Looking back, my main gripe with the broadcast is not even with anything we saw, but what we didn’t see. First, there was a missed opportunity to interview Brandon Brown, who took a hard hit during a lap 59 crash. Interestingly enough, FOX also screwed up here when it listed Clay Greenfield as involved in the incident instead of Brown. There’s a rather obvious issue here since Greenfield DNQ’d for the race. Qualifying wrapped up barely a half-hour before NCWTS Setup began. That’s pretty bad, guys.
The crash on the last lap for Cameron Hayley was more of the same. He took a nasty hit into the inside wall on the final lap on Saturday. Viewers never even so much as got a replay of this crash, though you could barely make out Hayley’s crash from the air. After Grant Enfinger took the win, viewers only saw a quick cutaway shot of what looked like Hayley unbuckling. Due to the race running long, that’s all we got. I wish that FOX could have stayed on the air long enough to get an update on Hayley, though I figured an interview might have been out since he needed to go get checked out at the Infield Care Center.
As noted, post-race coverage was rather short due to the race running long, despite NASCAR not throwing a red flag for the Big One, contrary to normal practice. Viewers only got a couple of driver interviews (Enfinger and the last man out of the Chase, Daniel Hemric, who had a miserable day) and a quick check of the points before leaving for college football.
Saturday’s broadcast was a decent showcase for the series, however, the Chase should not get in the way of properly covering everything. As far as I’m concerned, driver updates, especially on those involved in accidents at a track like Talladega, should always happen. I really wish there was more time to properly wrap things up. However, I know that’s not always in the books. The football beckoned.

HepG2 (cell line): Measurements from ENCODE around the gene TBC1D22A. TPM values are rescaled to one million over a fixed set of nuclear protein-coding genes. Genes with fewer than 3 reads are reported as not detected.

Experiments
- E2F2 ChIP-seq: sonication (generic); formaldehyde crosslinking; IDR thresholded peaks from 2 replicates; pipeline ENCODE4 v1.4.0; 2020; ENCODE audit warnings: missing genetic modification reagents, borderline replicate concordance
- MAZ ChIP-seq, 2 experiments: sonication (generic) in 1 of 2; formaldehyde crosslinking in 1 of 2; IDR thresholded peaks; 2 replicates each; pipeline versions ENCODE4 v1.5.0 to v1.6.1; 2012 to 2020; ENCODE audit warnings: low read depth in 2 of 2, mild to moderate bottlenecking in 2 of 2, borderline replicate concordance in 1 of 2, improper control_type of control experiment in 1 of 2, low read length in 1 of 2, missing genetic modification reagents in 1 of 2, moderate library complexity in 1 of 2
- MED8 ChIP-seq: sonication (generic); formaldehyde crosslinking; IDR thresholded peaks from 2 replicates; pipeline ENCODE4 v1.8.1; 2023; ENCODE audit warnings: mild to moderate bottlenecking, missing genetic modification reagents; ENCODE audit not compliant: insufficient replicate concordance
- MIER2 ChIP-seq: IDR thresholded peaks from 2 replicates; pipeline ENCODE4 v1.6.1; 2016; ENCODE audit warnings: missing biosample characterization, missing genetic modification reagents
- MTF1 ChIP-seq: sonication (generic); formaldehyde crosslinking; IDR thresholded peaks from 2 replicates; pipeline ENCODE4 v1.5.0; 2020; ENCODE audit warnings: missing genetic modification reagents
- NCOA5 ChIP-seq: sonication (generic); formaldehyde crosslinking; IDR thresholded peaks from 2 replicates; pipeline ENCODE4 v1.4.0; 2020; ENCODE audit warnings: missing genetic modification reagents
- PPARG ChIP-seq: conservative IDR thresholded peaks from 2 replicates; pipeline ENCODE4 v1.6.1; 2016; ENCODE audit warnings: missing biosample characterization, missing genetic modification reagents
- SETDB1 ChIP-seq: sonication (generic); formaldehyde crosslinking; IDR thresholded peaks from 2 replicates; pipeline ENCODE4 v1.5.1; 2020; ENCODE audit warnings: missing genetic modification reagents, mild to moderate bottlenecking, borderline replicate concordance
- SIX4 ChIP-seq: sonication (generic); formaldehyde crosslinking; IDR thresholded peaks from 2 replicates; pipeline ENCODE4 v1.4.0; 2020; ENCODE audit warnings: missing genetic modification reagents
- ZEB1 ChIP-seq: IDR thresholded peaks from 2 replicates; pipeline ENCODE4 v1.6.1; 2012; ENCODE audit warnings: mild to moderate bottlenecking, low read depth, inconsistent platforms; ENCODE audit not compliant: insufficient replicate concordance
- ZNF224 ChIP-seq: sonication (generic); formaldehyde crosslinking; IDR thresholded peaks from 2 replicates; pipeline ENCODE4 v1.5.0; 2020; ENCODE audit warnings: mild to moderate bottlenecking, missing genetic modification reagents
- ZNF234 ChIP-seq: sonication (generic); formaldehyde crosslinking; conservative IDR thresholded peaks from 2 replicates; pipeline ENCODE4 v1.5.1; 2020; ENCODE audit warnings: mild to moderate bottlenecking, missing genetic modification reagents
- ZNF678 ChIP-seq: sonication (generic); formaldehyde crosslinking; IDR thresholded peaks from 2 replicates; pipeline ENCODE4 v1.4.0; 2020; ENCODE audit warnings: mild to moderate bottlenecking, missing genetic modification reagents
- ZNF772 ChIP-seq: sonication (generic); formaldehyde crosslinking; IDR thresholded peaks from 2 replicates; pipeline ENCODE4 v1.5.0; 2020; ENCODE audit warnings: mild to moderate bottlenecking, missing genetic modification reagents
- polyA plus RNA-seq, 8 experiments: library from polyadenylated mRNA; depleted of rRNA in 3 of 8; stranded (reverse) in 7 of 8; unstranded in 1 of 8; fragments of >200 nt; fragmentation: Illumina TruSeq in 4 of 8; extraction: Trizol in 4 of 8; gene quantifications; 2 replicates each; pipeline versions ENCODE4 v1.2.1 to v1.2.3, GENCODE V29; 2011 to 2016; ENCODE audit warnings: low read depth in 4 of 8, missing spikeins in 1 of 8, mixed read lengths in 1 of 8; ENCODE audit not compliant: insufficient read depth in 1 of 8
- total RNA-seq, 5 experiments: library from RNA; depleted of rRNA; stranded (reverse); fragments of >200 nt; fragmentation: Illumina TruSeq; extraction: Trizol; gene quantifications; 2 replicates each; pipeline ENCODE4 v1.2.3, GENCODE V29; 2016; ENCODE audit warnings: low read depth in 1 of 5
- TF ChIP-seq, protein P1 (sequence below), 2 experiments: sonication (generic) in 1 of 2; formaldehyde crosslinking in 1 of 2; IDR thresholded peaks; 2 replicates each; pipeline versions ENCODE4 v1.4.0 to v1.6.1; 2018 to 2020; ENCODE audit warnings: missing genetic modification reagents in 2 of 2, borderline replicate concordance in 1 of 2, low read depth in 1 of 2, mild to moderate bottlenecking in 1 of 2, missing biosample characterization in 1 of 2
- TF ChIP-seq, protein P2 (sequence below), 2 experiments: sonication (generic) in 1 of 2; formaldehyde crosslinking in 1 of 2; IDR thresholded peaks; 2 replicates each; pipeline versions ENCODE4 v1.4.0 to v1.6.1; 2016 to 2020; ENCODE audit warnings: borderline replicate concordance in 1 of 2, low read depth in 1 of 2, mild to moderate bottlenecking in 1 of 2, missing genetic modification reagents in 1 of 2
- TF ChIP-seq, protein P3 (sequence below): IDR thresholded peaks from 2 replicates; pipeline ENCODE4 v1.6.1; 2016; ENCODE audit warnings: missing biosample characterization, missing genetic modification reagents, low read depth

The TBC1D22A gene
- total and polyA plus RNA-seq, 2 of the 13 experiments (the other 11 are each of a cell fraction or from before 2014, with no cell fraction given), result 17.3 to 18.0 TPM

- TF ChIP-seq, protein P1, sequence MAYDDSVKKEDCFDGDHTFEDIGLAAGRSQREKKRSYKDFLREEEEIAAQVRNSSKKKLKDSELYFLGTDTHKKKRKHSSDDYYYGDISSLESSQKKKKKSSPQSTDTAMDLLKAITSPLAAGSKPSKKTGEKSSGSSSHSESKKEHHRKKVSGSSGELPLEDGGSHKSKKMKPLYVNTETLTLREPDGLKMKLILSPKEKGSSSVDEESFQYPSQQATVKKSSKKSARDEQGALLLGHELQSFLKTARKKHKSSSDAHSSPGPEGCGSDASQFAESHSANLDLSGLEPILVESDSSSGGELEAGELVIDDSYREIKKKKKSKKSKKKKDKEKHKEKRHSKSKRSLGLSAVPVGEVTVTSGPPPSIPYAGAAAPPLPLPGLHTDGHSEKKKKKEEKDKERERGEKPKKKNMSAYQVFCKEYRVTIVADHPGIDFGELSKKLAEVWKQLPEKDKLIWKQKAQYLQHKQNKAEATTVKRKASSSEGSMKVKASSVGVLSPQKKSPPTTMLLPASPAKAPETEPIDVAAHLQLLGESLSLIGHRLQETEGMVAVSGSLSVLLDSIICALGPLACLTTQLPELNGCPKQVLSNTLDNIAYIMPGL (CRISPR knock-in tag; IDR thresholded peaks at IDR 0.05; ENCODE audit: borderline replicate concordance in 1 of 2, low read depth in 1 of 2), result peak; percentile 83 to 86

Next weekend, the Sprint Cup and Camping World Truck series travel to Martinsville Speedway for 700 laps of racing. Meanwhile, Formula One travels to Mexico City for the Grand Prix of Mexico. TV listings can be found in the TV Schedule tab at the top of the screen.
I will provide critiques of the Sprint Cup and Camping World Truck series races from Martinsville for next week’s edition of Couch Potato Tuesday here at Frontstretch. In this week’s edition of the Critic’s Annex, I’m either going to take a look at Bonneville 71, which will air this week as part of Beyond the Wheel on NASCAR RaceHub, or NBC’s coverage of Sunday’s Grand Prix of the United States from Circuit of the Americas in Texas.
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About the author
Phil Allaway has three primary roles at Frontstretch. He's the manager of the site's FREE e-mail newsletter that publishes Monday-Friday and occasionally on weekends. He keeps TV broadcasters honest with weekly editions of Couch Potato Tuesday and serves as the site's Sports Car racing editor.
Outside of Frontstretch, Phil is the press officer for Lebanon Valley Speedway in West Lebanon, N.Y. He covers all the action on the high-banked dirt track from regular DIRTcar Modified racing to occasional visits from touring series such as the Super DIRTcar Series.